This page contains citations and abstracts for my published work.

Peer-Reviewed Articles

West, Sara, & Pope, Adam R. (2018). Corporate Kairos and the Impossibility of the Anonymous, Ephemeral Messaging Dream. Submitted to Present Tense Journal, Special Issue The Rhetorics of Platforms. Retrieved from

Abstract: Can anonymity exist in a world of monetized social media platforms built on leveraging advertising revenue to support the physical infrastructure needed to maintain a social media empire? In this piece, we argue, by tracing the history of two ephemeral social media apps that have evolved on divergent trajectories—Snapchat and Yik Yak—that the answer to this question is no. Using the concept of corporate kairos, which we define as a purely transactional form of rhetorical velocity in which corporate users can pay to control certain kairotic factors, we discuss that why Snapchat succeeds whereas other platforms like Yik Yak ultimately fail.

West, Sara. (2017). Confronting Negative Narratives: Challenges of Teaching Professional Social Media Usage. Business and Professional Communication Quarterly, 80(4), 409-425.

Abstract: Because social media skills are increasingly viewed as essential for professionals, social media is incorporated frequently in business communication courses. When students are asked to consider professional uses of social media, however, they are often unwilling to critically engage these technologies. This article continues discussions of students’ reticence due largely to negative cultural narratives that label social media as unprofessional, or that link social media only with reputation management. Using student interviews and writing from a social media writing course, I discuss challenges posed by students’ adherence to these narratives and conclude with five suggestions for implementing social media successfully.

West, Sara. (2016). Yik Yak and the Knowledge Community. Communication Design Quarterly, 4(2B), 11-21.

Abstract: Yik Yak is an anonymous, location-based social networking application that is extremely popular on college campuses across the United States. Because it is known mainly for the controversies it breeds, both scholars and professionals have largely overlooked Yik Yak’s complexities and have instead focused on its more negative traits. This article discusses Yik Yak as a site for critical research, especially in the field of technical and professional communication. Yik Yak fuses physical and virtual space, places an emphasis on interactivity, and subverts traditional user hierarchies. By examining these characteristics and the posts that users generate, this article explores how Yik Yak serves as an impetus for the formation of knowledge communities—communities in which individuals work together to create and maintain collective knowledge. This article also advocates further critical study of Yik Yak communities and posits Yik Yak communication patterns have important implications for communication designers.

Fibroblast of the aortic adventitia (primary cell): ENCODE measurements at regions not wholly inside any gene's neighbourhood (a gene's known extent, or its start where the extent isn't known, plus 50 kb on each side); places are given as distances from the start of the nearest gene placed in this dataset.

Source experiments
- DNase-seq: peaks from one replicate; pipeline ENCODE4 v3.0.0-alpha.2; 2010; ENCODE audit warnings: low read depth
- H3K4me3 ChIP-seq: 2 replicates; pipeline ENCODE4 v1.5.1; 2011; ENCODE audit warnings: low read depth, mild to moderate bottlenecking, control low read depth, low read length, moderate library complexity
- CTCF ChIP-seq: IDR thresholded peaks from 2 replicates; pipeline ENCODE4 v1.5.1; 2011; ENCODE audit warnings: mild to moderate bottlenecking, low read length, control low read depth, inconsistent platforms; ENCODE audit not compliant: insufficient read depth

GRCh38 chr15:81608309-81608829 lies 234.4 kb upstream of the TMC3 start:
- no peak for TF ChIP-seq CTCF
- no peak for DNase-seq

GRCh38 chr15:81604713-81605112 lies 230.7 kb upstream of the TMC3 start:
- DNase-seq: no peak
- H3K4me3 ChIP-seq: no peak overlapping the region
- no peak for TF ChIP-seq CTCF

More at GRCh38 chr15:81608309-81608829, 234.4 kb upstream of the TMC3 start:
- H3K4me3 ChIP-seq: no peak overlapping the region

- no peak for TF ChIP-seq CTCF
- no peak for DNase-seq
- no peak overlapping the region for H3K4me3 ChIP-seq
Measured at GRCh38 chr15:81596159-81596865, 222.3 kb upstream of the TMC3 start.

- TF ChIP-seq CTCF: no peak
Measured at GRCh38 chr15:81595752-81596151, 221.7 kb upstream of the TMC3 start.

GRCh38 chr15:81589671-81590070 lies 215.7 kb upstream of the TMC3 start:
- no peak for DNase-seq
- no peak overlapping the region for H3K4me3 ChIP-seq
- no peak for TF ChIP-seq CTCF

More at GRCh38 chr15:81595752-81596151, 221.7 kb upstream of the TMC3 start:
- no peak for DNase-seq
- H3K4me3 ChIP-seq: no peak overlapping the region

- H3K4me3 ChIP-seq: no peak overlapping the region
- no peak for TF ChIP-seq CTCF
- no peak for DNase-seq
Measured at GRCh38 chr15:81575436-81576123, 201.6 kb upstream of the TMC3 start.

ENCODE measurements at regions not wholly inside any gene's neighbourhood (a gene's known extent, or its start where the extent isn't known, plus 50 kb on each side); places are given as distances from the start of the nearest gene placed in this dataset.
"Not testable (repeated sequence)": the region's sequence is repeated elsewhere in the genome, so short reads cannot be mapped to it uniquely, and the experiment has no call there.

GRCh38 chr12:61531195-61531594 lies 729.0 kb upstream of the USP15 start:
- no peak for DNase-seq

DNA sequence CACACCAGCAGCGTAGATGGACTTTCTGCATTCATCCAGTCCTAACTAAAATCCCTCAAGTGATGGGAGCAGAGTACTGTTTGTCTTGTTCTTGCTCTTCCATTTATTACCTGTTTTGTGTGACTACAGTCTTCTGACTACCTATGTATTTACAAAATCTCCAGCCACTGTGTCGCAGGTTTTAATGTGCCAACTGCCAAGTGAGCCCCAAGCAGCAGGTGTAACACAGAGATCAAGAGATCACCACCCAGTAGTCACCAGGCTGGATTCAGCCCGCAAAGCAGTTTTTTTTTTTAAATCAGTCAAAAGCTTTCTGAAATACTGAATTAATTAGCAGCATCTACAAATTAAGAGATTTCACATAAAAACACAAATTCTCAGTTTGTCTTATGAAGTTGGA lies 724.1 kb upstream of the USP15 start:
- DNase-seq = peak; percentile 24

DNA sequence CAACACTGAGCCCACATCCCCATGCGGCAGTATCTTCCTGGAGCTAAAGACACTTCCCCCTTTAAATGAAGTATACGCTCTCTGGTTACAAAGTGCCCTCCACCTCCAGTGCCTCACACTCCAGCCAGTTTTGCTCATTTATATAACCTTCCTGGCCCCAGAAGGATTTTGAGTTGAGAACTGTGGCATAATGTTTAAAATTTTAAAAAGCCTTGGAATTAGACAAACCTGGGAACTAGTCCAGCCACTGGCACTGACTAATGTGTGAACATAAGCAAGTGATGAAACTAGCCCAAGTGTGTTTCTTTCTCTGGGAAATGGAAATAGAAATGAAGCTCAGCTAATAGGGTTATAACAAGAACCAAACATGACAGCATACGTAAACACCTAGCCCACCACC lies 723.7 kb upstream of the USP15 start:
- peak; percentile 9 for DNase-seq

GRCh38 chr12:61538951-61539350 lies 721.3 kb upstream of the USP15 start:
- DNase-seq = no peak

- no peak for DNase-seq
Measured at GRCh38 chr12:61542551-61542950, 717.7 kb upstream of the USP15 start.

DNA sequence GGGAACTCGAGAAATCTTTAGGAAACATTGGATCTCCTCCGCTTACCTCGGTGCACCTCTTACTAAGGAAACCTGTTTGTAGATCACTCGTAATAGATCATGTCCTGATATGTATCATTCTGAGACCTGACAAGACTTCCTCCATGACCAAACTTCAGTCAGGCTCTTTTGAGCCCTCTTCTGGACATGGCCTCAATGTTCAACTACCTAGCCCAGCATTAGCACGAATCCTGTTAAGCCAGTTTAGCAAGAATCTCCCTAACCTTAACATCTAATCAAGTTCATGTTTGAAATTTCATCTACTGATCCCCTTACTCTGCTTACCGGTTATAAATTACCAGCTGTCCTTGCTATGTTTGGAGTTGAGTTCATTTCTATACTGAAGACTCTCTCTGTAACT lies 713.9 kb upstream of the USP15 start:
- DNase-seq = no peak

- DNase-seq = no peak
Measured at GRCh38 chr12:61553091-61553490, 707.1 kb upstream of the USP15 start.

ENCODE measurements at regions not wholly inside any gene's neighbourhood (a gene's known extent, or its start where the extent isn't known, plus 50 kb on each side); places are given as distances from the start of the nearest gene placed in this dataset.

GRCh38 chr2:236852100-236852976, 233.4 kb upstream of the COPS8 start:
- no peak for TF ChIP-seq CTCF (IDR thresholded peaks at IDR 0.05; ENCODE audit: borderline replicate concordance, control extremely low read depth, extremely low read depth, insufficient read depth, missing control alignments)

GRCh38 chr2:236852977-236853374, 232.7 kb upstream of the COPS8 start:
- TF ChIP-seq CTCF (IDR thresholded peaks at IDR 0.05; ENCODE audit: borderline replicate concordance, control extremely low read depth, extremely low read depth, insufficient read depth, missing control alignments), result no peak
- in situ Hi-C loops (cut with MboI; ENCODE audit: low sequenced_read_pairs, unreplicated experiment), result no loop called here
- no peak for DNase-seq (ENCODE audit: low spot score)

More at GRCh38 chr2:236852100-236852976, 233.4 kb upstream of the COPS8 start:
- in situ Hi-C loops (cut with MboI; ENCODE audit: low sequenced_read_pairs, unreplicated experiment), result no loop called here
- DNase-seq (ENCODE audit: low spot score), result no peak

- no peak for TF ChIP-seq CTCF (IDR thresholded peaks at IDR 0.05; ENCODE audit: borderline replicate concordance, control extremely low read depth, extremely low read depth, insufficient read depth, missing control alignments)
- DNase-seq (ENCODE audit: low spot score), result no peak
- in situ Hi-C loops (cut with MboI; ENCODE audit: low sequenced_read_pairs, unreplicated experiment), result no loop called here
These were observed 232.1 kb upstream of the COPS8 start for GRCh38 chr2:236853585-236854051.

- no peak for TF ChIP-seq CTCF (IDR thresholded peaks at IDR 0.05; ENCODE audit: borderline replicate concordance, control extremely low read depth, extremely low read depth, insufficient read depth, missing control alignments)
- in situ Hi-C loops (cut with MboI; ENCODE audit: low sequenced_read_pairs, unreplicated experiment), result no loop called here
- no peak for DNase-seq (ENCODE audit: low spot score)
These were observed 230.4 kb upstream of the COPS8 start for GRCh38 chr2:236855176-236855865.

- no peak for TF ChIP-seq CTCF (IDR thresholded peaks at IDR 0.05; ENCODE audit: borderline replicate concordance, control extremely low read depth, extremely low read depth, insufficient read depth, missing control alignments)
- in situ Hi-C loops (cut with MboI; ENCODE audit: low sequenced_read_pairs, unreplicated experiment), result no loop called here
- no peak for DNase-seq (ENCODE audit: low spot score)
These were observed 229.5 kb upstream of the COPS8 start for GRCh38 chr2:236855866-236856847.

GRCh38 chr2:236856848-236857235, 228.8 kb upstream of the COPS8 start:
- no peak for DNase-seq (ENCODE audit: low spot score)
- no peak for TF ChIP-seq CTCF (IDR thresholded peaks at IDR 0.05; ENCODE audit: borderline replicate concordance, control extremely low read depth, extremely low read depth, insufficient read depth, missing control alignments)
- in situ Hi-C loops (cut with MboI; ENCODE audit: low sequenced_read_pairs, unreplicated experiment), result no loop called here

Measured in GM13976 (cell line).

Other Publications (Non-Refereed)

West, Sara. (2017) S-Town and the Discomfort of Multimodality. In Digital Rhetorical Collaborative. Retrieved from

Description: In this post, I looking at the multimodal nature of S-Town, very similar to that of Serial. But while Serial’s website single-handedly introduced all the facets of the podcast (including court documents, maps, transcripts, etc.), S-Town’s story has been told not only across media but across different media outlets as well. In this text, I first introduce S-Town and situate myself as author of this piece. Then I discuss S-Town’s particular multimodality, and I also consider how it brings about some discomfort for fans of the series. Finally, I draw some implications for teachers of digital rhetoric, podcasting specifically.

West, Sara, & Dieterle, Brandy. (2016). Pokémon Go and Collaborative Gameplay. In Digital Rhetoric Collaborative. Retrieved from

Description: In this blog entry, we consider how the collaborative aspects of Pokémon Go attracted users. We begin with a “cliff notes” style explanation of the game and its initial appeals for users. We conclude by questioning the staying power of the game in light of the recent downturn in active users, and by encouraging conversation about the future of augmented reality games and interactive applications like this one.